While the rising of private indebtedness can at the same time be considered the symptom of wider human rights issues, population resorting to debt to access food, housing or education, States failing to abide by its human rights obligations, human rights violations can also result from the lending activity itself. In this regard, my report sheds light on a number of concerning practices from a human rights perspective. These include reported “hospital detention” for non-payment of medical bills or arrest or detention for informal borrowing and lending for the purpose of petty trading Market activities
Buying and selling of financial instruments such as shares, futures, derivatives, options, and warrants conducted in the hope of making a short-term profit.
, for instance. In addition, abusive lending and collection practices of all sorts have been putting individuals in very difficult situation, exposing them to a series of potential human rights violations.

Furthermore, the financial industry technology, which increasingly and aggressively facilitates credit through digital means, including mobile application, leading to overborrowing, constitutes a highly unregulated sector. In this context, policies and entities aiming at protecting consumers’ rights and providing “financial literacy” are seen as playing a key role in mitigating the potential impact on human rights of over indebtedness and abusive lending practices. One can wonder about the actual usefulness of financial literacy for those who can, sometimes, only rely on debt to fulfil basic needs and access to food, education or housing for instance.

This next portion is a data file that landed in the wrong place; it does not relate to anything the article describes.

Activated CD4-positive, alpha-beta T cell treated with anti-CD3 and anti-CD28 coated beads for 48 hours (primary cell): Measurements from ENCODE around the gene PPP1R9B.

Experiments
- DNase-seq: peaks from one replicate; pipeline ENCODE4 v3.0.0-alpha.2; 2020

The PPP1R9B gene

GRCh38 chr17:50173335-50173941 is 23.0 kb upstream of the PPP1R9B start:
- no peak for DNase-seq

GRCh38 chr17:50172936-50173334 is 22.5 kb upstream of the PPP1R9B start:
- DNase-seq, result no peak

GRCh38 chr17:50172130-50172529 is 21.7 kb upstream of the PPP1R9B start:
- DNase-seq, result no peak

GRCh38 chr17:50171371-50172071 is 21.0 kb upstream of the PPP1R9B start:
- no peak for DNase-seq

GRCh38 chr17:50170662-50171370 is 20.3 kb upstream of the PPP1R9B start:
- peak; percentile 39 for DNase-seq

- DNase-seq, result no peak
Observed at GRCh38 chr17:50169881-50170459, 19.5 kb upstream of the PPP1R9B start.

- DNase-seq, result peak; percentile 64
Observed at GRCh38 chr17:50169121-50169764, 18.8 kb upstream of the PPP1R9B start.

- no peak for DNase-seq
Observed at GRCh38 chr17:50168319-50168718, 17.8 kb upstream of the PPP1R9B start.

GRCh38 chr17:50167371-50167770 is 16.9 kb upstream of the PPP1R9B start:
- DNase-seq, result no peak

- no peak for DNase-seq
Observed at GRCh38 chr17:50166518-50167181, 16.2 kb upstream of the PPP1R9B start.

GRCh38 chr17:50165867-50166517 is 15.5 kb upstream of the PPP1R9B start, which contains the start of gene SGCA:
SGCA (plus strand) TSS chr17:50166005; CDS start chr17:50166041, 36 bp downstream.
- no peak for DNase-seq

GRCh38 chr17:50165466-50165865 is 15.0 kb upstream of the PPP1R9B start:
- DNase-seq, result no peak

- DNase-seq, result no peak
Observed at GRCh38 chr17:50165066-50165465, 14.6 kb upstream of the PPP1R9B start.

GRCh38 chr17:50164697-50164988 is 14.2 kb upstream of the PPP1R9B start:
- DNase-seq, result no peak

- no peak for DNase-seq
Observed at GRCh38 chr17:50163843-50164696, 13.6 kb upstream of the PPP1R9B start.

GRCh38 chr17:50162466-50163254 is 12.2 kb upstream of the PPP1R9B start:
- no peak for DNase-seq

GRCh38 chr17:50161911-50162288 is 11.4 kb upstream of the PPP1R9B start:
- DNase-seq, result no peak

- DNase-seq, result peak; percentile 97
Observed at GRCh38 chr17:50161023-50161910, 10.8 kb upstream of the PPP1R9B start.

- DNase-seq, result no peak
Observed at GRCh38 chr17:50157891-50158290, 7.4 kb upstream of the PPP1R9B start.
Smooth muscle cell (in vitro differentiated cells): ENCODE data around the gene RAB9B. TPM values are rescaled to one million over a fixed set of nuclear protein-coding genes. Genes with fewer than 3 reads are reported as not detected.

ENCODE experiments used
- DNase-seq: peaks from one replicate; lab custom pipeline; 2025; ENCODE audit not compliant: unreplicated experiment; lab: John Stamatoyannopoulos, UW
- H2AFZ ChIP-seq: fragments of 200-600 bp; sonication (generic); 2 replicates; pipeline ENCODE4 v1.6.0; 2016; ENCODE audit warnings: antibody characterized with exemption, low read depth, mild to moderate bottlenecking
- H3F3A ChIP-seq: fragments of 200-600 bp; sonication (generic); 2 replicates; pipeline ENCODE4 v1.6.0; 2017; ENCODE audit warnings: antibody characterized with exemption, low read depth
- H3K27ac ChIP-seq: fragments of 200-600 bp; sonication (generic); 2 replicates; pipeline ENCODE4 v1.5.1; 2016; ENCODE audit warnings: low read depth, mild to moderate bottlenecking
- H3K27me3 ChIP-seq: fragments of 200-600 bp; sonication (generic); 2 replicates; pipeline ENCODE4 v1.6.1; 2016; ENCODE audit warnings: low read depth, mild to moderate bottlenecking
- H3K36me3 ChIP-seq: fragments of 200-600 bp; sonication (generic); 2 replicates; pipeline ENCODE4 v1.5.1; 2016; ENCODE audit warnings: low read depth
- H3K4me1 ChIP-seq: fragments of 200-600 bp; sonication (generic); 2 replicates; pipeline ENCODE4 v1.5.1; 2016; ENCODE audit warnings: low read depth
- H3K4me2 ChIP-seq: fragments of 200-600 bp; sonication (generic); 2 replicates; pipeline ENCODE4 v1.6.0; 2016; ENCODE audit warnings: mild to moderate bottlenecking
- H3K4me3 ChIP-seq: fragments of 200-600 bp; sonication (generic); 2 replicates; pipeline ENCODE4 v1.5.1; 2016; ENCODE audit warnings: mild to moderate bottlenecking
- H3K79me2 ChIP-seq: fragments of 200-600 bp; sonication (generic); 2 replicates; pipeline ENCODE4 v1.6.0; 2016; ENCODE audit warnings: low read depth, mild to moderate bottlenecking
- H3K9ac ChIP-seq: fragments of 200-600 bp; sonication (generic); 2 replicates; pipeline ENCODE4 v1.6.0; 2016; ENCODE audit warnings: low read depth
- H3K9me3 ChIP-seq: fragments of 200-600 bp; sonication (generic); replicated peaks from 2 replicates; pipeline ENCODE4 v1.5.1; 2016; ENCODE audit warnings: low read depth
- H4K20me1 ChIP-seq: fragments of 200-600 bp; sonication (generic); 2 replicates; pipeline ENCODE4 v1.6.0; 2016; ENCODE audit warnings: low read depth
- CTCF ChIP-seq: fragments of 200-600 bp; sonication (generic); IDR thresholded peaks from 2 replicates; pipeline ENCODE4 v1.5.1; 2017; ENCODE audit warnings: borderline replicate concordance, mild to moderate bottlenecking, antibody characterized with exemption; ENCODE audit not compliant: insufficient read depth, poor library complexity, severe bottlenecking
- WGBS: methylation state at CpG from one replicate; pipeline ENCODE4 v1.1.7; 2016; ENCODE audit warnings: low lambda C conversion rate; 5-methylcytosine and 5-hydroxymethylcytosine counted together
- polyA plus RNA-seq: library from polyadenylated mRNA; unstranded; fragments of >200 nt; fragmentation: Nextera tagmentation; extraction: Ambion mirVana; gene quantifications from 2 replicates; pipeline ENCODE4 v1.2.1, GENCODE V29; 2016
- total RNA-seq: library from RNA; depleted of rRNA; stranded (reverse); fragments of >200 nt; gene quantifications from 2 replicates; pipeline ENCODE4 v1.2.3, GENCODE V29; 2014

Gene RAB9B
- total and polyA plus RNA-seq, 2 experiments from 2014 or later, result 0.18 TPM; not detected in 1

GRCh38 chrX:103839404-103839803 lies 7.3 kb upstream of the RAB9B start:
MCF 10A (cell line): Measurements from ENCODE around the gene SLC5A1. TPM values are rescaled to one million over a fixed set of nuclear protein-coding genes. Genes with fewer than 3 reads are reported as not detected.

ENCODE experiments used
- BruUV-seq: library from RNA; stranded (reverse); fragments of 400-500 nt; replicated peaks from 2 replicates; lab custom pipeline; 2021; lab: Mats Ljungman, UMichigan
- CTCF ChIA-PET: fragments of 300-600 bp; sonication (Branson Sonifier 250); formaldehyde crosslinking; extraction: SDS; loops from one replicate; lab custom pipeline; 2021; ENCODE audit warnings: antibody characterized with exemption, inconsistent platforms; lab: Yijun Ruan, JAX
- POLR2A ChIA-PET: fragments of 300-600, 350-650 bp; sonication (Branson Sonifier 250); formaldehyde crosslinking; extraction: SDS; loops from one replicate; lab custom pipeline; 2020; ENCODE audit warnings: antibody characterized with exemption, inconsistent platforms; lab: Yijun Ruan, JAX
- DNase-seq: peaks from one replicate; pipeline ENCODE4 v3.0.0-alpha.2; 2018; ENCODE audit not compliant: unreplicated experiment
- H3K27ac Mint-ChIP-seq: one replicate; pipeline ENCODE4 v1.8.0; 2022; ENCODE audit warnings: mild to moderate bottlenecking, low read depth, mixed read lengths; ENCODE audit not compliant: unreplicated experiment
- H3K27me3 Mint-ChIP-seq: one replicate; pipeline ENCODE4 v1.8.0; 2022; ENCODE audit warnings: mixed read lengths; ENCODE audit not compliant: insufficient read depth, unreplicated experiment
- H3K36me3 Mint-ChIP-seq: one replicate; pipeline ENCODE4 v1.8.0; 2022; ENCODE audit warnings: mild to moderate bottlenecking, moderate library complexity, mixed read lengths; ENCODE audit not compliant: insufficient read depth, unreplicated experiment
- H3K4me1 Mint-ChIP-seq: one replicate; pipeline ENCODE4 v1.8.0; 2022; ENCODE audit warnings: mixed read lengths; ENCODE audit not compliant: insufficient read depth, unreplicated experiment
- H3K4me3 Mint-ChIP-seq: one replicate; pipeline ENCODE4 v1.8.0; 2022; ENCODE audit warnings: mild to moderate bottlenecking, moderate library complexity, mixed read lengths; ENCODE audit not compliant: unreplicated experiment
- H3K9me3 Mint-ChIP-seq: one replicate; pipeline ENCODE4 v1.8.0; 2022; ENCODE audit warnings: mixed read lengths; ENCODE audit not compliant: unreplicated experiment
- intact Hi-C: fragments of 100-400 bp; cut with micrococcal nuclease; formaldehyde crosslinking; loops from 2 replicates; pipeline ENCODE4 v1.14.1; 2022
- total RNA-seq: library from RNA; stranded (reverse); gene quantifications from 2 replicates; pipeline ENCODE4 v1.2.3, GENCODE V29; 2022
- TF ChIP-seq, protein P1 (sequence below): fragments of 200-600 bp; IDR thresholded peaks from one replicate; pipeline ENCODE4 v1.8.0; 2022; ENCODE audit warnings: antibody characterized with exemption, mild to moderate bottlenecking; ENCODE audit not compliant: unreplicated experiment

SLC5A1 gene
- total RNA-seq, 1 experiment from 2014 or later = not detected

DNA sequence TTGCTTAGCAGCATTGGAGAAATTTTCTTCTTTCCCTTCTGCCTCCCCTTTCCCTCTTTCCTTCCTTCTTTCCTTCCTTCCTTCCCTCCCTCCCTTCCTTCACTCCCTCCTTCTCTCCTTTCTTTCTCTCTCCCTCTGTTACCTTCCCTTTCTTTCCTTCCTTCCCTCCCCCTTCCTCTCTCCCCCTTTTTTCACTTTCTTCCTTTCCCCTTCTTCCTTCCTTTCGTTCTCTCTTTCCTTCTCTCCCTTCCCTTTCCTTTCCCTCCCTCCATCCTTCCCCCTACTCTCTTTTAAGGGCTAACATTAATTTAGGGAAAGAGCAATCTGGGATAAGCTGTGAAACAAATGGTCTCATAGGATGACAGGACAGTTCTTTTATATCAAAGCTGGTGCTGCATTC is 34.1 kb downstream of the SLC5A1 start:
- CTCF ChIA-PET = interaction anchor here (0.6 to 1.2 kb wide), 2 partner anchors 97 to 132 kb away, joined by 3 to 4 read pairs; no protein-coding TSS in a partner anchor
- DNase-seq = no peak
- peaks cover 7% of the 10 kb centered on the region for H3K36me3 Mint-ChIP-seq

In summary, the report establishes that private debt can both be a cause and a consequence of human rights violation. In this context, it concludes that private lending should not be promoted or pushed as a way to compensate for the State’s obligations to protect, promote and fulfil human rights.

In addition, personal or household financial and other costs associated with the repayment of debt should be at such a level that the attainment and satisfaction of human rights are not threatened nor compromised. Contracting and repaying debt or defaulting on repayment should not entail human rights violations.